This is the third Simon Spence book that I have read. He is a very talented music journalist from Manchester with a taste for documenting, wild, stylish cultural movements that have emerged from the Madchester craziness. Excess All Areas covers perhaps the most successful and innovative band to have ridden the early acid house craze that swept the nation in the mate 1980s. With the charismatic Shaun Ryder heading up the band, a true hedonist, a notorious substance abuser, it was always difficult for the true Happy Mondays to translate through the myriad web of journalists who tried to document them. Ryder, much to the annoyance of most of the musical backdrop of the band, Paul Ryder (Bass), Gary Whelan (Drums), Paul Davis (keyboard), Mark Day (Guitar), Mark ‘Bez’ Berry (dancer), got into a habit of blagging the press and feeding them over the top exaggerations of the band’s history and exploits. In hindsight, this was pure marketing genius and led to much of the mystery and notoriety that paved the way for success. However, it sifting all the bullshit, has made the writing of this book that much more difficult for Simon Spence. The early days of a relatively privileged middle class upbringing contrasts with the bunch of Manchester council estate ‘scallies’ they tried to portray themselves as. Sure there was petty crime and shopflifting etc. but nothing serious, although perhaps the addition of Bez to the group was actually verging on real true life crime as he obviously was up to the neck in it as a youngster and quite obviously expanded his mini empire quite a lot under the guise of being part of the band…. Manchester Giants, Factory Records and Tony Wilson picked up the band and signed them which paved their way to success following the ilk of luminaries Joy Division and New Order and allowing them direct access to one of the UK’s most influential music venues, the Haçienda. It all happened at just the right time for this band, as the cultural rebellion against failed Thatcherism took hold of the UK’s disillusioned youth masses and expressed itself in the ‘Acid House’ movement. Ecstasy-fuelled, fashion shifts, mass movement and gathering of people in raves, parties and festivals, vast increase in polydrug clubbing and mainstream ending of anti-drug taboos. A lot of this movement was driven by DJs and the Mondays’ uniqueness was that they…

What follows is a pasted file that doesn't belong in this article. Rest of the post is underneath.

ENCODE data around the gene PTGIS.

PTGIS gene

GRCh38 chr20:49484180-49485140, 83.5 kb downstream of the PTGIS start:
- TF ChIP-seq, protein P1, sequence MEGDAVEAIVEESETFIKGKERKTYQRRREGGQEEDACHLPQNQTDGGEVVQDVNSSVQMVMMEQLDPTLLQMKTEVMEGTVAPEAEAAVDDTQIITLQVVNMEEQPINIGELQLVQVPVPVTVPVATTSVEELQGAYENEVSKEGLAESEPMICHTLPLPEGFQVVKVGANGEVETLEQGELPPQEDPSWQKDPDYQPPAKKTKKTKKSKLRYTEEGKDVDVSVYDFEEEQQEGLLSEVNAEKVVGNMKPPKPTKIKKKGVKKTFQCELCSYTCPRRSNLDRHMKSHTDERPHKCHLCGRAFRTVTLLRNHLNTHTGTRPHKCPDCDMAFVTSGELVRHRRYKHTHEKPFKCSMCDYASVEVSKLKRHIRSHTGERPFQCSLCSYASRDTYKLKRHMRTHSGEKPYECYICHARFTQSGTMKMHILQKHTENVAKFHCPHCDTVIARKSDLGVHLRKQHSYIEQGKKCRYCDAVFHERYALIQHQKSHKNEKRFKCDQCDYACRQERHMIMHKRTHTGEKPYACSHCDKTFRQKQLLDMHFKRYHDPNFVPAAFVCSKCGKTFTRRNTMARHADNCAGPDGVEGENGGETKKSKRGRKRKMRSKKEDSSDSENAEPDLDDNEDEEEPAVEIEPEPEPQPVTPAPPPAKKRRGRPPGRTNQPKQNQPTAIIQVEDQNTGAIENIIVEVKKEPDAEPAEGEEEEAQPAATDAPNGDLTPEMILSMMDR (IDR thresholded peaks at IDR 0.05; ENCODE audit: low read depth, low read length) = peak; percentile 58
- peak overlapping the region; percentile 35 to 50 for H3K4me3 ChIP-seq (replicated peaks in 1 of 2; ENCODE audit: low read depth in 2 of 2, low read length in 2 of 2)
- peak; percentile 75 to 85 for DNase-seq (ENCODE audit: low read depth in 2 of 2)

I am a massive fan of Joy Division and feel that the band’s greatness has always been tainted by lead singer, Ian Curtis’ early death. He was a modern day British Jim Morrison, a trapped poet, muse to millions. This book, a heartfelt examination of the real man by his loving wife, serves as a poignant celebration of Ian Curtis. The biography is intimate in its detail and we are not just scratching the surface here but getting a true glimpse of what made this dark poet tick. His early fascination with a young death and suicide provide a recurring theme. From poverty through to a point where huge success was imminent and all their material worries would be over, Ian Curtis killed himself at the cusp of true legend status for his band. He has a mixed relationship with his wife, ultimately forcing her to endure a rock n roll affair through his Belgian mistress. He was truly torn and love ultimately did tear him apart. I found the struggle with epilepsy to be the underlying factor that drove Ian Curtis to death. It must have been horrific to live with such a chronic condition and yet he still rarely missed a live performance and maybe the forthcoming trip to America was just one jettison too far? This book is thoroughly readable, a true page-turner. I feel, having read it, closer to Ian Curtis and indeed one of my most favourite bands.
Another refreshing hour’s blend of music in the Wez G Sessions radio show, episode 9 :::TRACKLISTING::: 1. Jinny – Keep Warm (Original Extended Mix) [Multiply Records] 2. Portishead – Sour Times [Go! Discs] 3. Bjork – Big Time Sensuality [One Little Indian] 4. Nush – Nush [UMM] 5. Lou Reed – Walk On The Wild Side [RCA] 6. Belinda Carlisle – Circle In The Sand [Virgin] 7. Al-Pha-X – Punjabi Love Affair [Bar De Lune] 8. Castle Trancelott – Indoctrinate (Original Mix) [Slate] 9. Manu Chao – Je Ne T’aime Plus [Virgin] 10. Goldfrapp – Forever [Mute] 11. Run D.M.C. – Sucker M.C.’s (Krush Groove 1) [Profile Records] 12. Joy Division – No Love Lost [Universal] 13. Thievery Corporation – Culture Of Fear [Eighteenth Street Lounge Music] Wez G Sessions Episode 9 by Wez G on Mixcloud
This week’s show has a predominantly dance flavour, with some burned vinyl from the Wez G vaults to compliment the mp3s and wavs. :::TRACKLISTING::: 1. Inner City – Good Life [10 Records] 2. Joy Division – Transmission [Factory] 3. Opus III – When You Made The Mountain [PWL International] 4. Röyksopp – Tricky Tricky [Wall Of Sound] 5. Chambao – Chambao [Sony Music] 6. Stakker – Humanoid [Westside Records] 7. Afrika Bambaata – Planet Rock [21 Records] 8. Primal Scream – Higher Than The Sun (A Dub Symphony In Two Parts) [Creation Records] 9. Telefon Tel Aviv – Lotus Above Water [Hefty Records] 10. Bent – Magic Love (Ashley Beedle’s Black Magic Vocal Mix) [Sport] Wez G Sessions – Episode 5 by Wez G on Mixcloud